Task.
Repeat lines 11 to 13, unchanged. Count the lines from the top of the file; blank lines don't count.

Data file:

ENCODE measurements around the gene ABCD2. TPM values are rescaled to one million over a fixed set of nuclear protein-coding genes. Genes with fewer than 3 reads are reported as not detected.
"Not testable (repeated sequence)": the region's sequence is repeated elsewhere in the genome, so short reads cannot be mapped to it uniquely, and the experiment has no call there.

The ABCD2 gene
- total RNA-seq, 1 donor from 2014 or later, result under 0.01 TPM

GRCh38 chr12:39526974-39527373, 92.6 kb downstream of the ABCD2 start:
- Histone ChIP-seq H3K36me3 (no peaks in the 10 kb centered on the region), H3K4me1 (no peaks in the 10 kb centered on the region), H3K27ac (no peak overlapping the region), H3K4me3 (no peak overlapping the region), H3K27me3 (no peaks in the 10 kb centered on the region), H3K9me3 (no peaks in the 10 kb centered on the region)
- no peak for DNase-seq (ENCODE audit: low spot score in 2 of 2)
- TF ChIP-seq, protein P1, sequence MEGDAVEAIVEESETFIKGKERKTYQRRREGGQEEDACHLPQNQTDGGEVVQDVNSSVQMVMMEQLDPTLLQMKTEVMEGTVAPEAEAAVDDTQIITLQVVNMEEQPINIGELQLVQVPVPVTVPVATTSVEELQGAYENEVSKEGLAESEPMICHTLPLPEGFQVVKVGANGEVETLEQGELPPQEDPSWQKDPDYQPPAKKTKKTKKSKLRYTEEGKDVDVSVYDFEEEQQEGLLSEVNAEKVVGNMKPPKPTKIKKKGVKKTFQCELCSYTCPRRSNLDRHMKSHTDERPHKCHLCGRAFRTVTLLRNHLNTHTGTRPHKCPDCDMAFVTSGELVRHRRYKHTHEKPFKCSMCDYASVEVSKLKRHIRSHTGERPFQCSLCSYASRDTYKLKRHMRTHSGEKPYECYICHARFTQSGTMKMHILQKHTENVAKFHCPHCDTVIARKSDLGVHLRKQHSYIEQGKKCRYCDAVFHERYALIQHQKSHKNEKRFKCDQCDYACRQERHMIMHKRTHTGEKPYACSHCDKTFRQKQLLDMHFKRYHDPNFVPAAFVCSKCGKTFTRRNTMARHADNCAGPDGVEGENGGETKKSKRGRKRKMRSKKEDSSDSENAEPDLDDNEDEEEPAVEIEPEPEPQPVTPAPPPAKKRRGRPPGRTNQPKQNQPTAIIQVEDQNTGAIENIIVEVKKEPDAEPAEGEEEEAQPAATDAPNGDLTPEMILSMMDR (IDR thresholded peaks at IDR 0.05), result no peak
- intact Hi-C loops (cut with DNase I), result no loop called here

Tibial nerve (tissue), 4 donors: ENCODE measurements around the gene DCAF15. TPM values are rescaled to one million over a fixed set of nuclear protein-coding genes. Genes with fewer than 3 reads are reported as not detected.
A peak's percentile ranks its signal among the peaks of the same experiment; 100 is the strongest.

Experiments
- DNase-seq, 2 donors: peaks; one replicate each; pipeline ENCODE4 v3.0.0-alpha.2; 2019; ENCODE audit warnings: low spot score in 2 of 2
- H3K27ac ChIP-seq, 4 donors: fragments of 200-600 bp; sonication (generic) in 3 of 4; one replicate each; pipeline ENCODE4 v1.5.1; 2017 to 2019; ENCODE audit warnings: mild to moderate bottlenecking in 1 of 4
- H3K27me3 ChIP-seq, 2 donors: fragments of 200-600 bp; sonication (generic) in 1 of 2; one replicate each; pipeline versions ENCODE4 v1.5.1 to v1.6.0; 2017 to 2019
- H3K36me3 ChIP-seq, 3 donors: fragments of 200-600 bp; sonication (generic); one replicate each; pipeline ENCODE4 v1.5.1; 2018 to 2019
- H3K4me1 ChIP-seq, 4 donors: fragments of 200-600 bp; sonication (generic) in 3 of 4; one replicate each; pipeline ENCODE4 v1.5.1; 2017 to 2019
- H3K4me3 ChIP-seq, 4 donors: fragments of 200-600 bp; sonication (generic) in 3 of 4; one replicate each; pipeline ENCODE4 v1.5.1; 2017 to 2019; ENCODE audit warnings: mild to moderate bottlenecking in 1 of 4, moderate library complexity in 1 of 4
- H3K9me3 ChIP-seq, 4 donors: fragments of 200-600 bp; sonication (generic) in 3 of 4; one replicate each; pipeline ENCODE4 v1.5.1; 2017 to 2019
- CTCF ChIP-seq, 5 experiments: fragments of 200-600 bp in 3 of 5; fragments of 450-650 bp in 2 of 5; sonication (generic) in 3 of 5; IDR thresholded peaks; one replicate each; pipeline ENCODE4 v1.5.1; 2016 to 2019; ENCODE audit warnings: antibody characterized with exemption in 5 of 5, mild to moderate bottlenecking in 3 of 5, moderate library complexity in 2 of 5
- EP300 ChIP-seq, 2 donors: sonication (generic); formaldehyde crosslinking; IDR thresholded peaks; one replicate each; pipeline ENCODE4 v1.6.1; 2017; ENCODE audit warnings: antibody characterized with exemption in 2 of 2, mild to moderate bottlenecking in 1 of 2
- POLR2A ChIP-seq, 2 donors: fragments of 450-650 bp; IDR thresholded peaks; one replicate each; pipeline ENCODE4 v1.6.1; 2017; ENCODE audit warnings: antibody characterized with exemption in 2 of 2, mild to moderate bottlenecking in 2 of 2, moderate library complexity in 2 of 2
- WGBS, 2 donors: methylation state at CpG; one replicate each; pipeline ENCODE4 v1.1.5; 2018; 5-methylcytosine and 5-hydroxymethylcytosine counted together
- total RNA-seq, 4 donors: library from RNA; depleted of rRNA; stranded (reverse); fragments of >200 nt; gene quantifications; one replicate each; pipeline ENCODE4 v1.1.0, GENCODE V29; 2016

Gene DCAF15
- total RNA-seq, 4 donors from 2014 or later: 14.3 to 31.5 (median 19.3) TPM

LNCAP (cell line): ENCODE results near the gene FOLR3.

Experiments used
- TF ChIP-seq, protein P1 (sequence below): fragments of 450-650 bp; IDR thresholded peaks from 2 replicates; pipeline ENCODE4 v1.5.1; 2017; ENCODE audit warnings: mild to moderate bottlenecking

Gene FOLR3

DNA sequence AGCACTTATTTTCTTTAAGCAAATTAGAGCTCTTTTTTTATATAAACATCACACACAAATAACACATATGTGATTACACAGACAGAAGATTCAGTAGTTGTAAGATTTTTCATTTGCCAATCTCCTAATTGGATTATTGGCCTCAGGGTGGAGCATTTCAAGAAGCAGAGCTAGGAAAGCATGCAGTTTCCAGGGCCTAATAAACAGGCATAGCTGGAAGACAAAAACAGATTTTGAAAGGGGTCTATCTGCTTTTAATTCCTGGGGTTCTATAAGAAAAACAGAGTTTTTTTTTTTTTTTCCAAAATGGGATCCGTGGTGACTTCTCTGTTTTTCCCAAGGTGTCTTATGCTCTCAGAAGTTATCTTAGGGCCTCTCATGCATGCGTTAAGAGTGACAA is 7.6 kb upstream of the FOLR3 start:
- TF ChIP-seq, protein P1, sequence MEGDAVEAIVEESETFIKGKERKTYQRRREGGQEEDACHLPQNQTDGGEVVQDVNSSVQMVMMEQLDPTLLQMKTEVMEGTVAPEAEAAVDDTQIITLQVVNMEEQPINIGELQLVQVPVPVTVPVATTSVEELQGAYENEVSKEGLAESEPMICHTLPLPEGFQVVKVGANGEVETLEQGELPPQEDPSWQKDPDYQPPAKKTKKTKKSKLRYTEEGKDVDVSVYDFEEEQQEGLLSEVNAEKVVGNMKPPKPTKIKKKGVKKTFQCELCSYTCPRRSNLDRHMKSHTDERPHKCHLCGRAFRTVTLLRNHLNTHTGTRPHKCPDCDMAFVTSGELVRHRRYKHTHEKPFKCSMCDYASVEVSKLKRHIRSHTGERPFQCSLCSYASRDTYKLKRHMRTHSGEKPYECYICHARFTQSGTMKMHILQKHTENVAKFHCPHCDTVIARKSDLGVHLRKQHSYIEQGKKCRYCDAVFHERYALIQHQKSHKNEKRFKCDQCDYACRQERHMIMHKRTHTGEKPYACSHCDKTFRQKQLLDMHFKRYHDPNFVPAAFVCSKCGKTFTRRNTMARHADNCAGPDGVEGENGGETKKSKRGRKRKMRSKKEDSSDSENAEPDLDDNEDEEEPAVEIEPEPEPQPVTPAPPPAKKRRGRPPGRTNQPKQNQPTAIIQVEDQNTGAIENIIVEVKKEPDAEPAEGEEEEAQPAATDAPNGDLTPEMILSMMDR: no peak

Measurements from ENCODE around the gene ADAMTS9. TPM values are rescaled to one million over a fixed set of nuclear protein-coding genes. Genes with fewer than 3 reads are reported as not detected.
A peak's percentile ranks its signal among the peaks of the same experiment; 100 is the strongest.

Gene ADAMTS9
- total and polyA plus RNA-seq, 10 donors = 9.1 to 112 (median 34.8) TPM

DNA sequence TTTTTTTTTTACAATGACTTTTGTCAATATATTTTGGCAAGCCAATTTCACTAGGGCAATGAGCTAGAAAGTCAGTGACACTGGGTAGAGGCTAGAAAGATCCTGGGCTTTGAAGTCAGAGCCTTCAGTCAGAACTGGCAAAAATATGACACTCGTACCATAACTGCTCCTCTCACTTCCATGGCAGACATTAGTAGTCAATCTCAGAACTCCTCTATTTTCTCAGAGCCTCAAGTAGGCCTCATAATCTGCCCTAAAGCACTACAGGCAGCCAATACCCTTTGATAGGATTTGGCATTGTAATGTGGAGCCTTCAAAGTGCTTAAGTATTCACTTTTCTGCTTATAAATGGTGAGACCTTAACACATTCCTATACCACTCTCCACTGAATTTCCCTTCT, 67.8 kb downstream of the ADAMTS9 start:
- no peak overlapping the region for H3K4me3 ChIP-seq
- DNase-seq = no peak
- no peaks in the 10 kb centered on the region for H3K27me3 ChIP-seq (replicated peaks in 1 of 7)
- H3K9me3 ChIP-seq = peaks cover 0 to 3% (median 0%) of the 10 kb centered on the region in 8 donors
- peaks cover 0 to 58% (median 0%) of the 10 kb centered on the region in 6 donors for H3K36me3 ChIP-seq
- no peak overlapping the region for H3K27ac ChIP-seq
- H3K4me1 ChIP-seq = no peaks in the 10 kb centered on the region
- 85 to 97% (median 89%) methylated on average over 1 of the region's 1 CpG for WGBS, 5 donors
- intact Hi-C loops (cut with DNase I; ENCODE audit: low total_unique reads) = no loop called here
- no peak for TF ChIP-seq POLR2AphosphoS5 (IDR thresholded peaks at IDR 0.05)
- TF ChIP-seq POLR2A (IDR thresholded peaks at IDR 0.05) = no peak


A peak's percentile ranks its signal among the peaks of the same experiment; 100 is the strongest.

Experiments
- DNase-seq, 2 donors: peaks; one replicate each; pipeline ENCODE4 v3.0.0-alpha.2; 2019; ENCODE audit warnings: low spot score in 2 of 2